Shipping needs to slow down to reach climate targets faster
While OceanCare welcomes the “Declaration on Zero Emission Shipping by 2050” signed on the 1st of November 2021 by 14 countries at the UN Climate Change Conference 2021 (COP26) in Glasgow and the Call to Action for Shipping Decarbonization which was launched a month before and signed by more than 200 leaders and organizations in the maritime transport sector, the declared commitments don’t go far enough.
For sure, the development of zero emission fuels, as promoted in both documents, produced from renewable energy sources, is of great importance. But relying only on the development of new fuels and on technologies to be implemented in new ships won’t lead to achieving the objective set by the International Maritime Organisation of reducing GHG emissions by at least 50% by 2050, and even less reaching zero emissions by 2050 as called for in the Declaration and the Call to Action.
It is alarming that governments and the shipping sector itself continue to ignore and reject measures that can be implemented immediately and are applicable to all vessels currently operating. Energy-saving and energy-efficient operational measures, such as speed reduction, can and should be implemented in the short-term.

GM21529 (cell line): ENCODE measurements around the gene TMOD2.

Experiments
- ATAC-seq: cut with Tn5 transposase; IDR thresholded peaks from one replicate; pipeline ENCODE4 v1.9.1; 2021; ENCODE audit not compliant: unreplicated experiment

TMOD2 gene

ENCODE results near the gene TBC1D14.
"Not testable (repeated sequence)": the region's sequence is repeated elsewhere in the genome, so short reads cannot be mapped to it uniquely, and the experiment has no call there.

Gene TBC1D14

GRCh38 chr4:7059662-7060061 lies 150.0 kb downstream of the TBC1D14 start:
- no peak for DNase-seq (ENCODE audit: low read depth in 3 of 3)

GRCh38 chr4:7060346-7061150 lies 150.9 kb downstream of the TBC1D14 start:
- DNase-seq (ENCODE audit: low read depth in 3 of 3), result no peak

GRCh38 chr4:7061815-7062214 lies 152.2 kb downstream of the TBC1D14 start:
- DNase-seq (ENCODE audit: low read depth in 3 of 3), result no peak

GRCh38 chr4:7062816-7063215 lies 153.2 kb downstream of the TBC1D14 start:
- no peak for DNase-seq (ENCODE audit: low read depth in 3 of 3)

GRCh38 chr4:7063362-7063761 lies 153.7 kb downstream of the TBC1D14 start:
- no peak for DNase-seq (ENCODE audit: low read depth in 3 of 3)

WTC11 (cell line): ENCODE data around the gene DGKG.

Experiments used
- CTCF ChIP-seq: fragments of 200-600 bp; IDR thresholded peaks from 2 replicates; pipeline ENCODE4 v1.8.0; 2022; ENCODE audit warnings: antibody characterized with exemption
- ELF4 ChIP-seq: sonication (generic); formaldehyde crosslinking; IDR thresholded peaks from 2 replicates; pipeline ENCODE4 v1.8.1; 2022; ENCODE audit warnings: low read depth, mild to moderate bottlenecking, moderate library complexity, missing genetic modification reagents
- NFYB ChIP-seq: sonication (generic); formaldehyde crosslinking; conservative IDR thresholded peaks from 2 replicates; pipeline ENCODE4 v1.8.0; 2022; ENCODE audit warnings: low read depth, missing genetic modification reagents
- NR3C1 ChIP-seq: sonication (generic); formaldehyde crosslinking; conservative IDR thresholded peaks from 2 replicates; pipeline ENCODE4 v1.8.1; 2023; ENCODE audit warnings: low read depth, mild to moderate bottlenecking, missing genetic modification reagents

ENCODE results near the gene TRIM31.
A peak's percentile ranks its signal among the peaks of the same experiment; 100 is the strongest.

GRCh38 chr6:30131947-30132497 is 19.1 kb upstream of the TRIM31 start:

It is well known that speed reduction is a measure that has multiple environmental benefits:
- It is likely the easiest and most cost-effective way for saving fuel and reducing GHG emissions.
- It significantly reduces ships’ nitrogen (NOx), sulphur (SOx) and black carbon emissions.
- It reduces underwater noise emissions significantly as well as the risk of collisions with marine megafauna, including whales. In some regions, so called “ship strikes” are one of the major causes of death for large whales. Whale dung is essential for marine oxygen production and whales themselves are considered to be extremely important for carbon sequestration.
Finally, speed reduction measures do not require any technological change and also enable shipowners to reduce their fuel bill.
OceanCare calls on Member States of the International Maritime Organisation (IMO) and shipping companies to fully embrace and support this win-win solution that will be crucial and unavoidable if they really want to live up to their commitments.
At a time when calls are multiplying to “break the silos” and maximize the synergies between the objectives of the various international fora, in particular to achieve commitments regarding biodiversity and climate, all stakeholders have a duty to promote and take measures and actions contributing to multiple environmental agendas.
“It is not too late to slow down, but we need to speed this process up,” says Nicolas Entrup, Co-Director of International Relations at OceanCare.